When it comes to rounding hours, staying compliant can be a slippery slope. In a state like California, where labor laws are in high favor of employees, business owners and employers should be aware of the strict rounding policies.
Though rounding policies are allowed under Federal law, the Code of Federal Regulations states that rounding policies are only allowed, when presumably, the policy averages out the employee’s clock times, so that they are fully compensated for all the time they actually worked. Rounding policies should never withhold pay from employees and when used for enforcement purposes, rounding policies can only be used in a manner that will not “result, over a period of time, [to fail to] compensate employees properly for all the time they have actually worked.”
Tracking Clock Times
The first step of properly managing employee hours and pay, is to have the proper tracking methods. As an employer in California, business owners are subject to keeping accurate records of information with respect to each of their employees with some of the following:
- Time records showing the employee start and end times of each work period. Meal periods, split shift intervals and total daily hours are also required to be recorded
- Total wages paid each payroll period.
- Total hours worked in the payroll period and applicable rates of pay.
Employee records are also required to be accessible to employees upon reasonable request. This, especially when rounding hours or for making clock changes. As a precaution, ensure that both you, and your employees are under the same agreement in regards to start and end times, the best practice is to make sure employees sign off on any clock changes. For example, grace periods. In California, there are no mandatory grace periods. But as an employer you may choose to provide an employee with a 10 minute grace period for when they clock out. This grace period is voluntary and you’ve done so to grant employees flexibility when clocking in and out. However, the rounding policy you’ve adopted is to round to the nearest 10th of an hour (every 6 minutes to the hour).
Here's an example:
If Joe is scheduled from 10am to 5pm, and he clocks in at 10:02am, you’ll round down to 10:00am. If he had clocked in at 9:58am, you’ll round up to 10:00am. The key here, is to ensure that Joe does not work within the 2 minutes he clocked in early. And if you had asked Joe to work two minutes, you would not use the rounding policy and pay him for all time worked. Any changes to an employees clocked hours, without mutual understanding via heir verbal agreement or written permission, can cause a ripple effect to a class action lawsuit. Especially if you're adjusting and rounding hours without an employee’s knowledge or understanding.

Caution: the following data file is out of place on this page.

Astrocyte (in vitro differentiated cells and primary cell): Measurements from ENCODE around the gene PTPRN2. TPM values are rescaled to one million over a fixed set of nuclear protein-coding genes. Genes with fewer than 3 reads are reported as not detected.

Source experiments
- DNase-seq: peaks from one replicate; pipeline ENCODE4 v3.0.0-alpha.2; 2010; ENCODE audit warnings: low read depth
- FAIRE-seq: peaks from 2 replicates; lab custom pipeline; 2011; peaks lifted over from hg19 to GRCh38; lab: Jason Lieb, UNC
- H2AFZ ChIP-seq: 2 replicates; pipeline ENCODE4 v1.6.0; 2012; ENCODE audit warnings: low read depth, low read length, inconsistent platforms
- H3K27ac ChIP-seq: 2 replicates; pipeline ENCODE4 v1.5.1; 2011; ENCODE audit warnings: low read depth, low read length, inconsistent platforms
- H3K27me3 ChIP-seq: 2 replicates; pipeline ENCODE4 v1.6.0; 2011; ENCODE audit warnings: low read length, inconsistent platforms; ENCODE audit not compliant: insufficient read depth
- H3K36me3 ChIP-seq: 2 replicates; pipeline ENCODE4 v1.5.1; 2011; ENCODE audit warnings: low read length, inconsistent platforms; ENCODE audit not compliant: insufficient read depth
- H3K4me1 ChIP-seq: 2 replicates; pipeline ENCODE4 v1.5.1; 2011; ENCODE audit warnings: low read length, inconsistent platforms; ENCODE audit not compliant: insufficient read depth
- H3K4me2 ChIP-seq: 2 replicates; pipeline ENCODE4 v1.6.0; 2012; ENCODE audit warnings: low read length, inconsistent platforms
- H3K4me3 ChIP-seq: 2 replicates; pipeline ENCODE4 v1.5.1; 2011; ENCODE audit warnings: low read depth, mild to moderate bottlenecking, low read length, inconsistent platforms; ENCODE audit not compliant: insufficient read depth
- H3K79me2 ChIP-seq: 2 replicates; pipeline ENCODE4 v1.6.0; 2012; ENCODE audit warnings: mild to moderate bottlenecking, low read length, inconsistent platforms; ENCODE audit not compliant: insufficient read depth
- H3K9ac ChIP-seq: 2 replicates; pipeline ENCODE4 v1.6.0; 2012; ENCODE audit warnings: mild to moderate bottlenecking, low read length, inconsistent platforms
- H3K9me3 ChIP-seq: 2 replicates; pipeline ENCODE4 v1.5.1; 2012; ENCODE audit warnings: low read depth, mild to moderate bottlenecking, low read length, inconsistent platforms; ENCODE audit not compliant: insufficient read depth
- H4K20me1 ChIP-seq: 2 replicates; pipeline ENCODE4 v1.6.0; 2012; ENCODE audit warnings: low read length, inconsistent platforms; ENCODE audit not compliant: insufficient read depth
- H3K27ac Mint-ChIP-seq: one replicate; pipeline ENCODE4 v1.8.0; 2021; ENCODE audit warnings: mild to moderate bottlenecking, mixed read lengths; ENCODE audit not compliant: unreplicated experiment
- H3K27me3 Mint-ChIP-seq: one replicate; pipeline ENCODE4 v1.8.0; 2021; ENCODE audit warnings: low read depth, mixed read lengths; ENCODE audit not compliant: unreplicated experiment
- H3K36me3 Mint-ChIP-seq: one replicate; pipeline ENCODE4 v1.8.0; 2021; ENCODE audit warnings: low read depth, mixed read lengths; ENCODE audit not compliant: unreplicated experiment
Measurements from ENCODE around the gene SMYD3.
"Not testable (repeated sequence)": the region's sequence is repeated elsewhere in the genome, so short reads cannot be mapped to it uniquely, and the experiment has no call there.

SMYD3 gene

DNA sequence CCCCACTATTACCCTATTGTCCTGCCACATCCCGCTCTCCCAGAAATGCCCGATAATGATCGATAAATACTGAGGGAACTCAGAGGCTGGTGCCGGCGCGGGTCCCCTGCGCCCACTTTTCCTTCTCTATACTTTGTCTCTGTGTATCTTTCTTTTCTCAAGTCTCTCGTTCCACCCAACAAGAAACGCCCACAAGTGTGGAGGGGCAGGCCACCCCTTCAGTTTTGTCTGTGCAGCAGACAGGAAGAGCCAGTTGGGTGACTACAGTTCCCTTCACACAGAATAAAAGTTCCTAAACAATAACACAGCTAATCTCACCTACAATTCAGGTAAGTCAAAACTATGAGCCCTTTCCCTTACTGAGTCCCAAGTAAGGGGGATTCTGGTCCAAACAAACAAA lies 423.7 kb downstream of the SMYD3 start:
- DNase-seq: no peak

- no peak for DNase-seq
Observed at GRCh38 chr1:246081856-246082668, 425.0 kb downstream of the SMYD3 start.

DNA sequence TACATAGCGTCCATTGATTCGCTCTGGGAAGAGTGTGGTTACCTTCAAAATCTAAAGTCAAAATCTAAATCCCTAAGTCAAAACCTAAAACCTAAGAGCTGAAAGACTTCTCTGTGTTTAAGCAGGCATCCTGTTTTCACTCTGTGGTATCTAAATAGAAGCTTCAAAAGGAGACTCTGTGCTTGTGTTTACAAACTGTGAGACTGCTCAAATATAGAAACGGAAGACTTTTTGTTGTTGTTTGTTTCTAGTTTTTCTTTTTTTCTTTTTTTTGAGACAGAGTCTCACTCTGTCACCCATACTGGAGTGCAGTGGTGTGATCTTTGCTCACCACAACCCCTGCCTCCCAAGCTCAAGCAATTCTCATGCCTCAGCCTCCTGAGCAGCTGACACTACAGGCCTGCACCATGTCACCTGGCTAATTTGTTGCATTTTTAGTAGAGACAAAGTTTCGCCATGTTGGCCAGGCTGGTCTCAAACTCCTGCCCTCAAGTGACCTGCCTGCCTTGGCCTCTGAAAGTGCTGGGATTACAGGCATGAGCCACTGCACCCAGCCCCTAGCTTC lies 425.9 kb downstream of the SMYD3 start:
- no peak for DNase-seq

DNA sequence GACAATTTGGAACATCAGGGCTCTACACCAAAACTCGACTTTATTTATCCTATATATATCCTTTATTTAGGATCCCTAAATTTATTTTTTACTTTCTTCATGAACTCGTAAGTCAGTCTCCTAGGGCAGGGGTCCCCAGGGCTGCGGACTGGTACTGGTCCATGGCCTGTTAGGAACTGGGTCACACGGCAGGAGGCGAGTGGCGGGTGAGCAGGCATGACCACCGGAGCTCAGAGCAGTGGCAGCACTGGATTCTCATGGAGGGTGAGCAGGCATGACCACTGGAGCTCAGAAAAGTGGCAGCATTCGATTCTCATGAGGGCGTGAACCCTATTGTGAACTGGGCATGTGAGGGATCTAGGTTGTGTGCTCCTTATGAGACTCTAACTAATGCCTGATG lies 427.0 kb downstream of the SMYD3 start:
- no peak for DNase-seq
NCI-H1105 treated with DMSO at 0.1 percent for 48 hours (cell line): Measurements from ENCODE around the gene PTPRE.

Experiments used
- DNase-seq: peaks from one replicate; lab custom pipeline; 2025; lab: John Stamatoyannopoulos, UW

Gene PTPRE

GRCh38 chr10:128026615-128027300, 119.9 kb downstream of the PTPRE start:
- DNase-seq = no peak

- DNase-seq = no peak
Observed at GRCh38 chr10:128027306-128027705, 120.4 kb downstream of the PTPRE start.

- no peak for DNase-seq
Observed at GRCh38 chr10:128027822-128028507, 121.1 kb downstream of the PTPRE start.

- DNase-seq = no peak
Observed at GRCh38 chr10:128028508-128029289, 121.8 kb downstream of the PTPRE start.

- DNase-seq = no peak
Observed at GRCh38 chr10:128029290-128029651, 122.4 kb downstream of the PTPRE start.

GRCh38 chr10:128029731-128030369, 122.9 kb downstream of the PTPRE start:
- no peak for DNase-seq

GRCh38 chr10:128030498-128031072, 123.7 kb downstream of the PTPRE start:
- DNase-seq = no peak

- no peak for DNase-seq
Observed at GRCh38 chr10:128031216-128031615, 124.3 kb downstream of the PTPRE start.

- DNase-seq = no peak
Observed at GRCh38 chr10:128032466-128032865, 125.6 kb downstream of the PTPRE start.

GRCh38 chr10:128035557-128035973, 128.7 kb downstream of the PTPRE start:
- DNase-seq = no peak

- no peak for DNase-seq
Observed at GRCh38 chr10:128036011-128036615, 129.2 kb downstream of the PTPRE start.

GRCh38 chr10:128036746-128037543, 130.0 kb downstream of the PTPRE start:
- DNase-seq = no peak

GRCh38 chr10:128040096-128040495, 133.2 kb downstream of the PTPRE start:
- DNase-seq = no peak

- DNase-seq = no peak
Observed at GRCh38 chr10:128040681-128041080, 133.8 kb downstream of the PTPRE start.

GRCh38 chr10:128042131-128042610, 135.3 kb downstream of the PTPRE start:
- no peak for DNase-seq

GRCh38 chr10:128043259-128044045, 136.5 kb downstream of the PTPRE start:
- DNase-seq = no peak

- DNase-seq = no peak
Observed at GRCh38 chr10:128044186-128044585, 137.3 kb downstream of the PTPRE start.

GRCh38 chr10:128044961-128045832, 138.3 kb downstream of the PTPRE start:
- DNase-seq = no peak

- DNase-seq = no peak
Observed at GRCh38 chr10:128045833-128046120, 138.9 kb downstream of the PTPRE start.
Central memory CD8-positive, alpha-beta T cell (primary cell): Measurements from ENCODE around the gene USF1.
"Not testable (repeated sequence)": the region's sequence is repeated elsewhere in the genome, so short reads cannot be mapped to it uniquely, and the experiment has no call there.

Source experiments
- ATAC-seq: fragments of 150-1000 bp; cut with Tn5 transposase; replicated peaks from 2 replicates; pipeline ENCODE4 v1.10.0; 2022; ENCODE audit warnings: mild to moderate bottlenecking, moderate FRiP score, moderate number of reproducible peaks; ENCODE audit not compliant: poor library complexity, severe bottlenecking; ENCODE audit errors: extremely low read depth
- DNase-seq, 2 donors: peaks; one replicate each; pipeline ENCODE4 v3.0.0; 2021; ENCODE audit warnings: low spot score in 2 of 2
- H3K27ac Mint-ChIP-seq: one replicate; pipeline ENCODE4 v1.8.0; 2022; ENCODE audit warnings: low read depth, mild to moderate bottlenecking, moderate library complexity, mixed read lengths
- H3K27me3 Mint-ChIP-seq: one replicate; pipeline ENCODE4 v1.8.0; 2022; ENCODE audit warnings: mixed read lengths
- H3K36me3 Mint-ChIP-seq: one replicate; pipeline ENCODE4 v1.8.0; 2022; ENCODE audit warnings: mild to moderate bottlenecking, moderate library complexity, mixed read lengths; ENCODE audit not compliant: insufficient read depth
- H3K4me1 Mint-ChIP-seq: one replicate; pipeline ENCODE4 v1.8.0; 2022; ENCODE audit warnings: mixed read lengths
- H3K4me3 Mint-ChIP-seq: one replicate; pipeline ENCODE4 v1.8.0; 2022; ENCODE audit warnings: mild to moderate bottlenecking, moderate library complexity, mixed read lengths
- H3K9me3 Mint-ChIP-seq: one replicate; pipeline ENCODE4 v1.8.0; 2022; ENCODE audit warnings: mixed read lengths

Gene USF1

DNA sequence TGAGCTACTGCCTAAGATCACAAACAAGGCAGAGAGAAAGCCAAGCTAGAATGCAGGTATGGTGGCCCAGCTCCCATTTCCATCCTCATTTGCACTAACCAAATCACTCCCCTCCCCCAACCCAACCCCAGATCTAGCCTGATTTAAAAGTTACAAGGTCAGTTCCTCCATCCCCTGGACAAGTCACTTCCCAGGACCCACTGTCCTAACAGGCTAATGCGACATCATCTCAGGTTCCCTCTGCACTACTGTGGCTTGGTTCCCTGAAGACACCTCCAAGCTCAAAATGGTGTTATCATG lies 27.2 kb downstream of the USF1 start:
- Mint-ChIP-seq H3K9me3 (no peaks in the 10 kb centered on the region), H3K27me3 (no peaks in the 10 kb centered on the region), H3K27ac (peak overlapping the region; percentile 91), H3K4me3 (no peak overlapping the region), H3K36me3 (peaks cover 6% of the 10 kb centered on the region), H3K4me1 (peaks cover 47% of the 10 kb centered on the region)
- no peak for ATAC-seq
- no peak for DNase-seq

And making adjustments to clock entries or employee pay can be for a lot of reasons. Whether employees clock out after they've actually stopped working, or even if someone just simply forgot to clock out, any changes to employee hours (and ultimately their pay) should be verified and mutually agreed too. Meaning, adjustments can’t be made on a whim, or in one-off cases. Your clock rounding policies should be fair, transparent and honest. If you change employee’s clock time without their understanding, they have every right to request their employee records and move forward with a class action lawsuit if they’ve found that their hours have been unfairly rounded or adjusted.
In an employee friendly state like California, procedures like clock approvals records need to be employee friendly too! It may seem like you’re chasing your employees for approval but it’s better than dealing with a lawsuit. The key to maintaining and strengthening compliance? Streamline your approval process and place approvals into your employees hands.
Need a clock adjustment form?
Download our free employee clock adjustment form below to cover all your bases! Or better yet, book a free demo to see how we streamline clock edits with digital signatures here. Saving paper and time? Sounds good to us![
This document is provided by Push Technologies Inc. ("Push Operations") for information purposes only. This is not an official or legal document and should not be taken as legal advice. Push Operations does not guarantee or warrant the accuracy or completeness of the information provided. For the most accurate and up-to-date information, please check with the proper governing authority.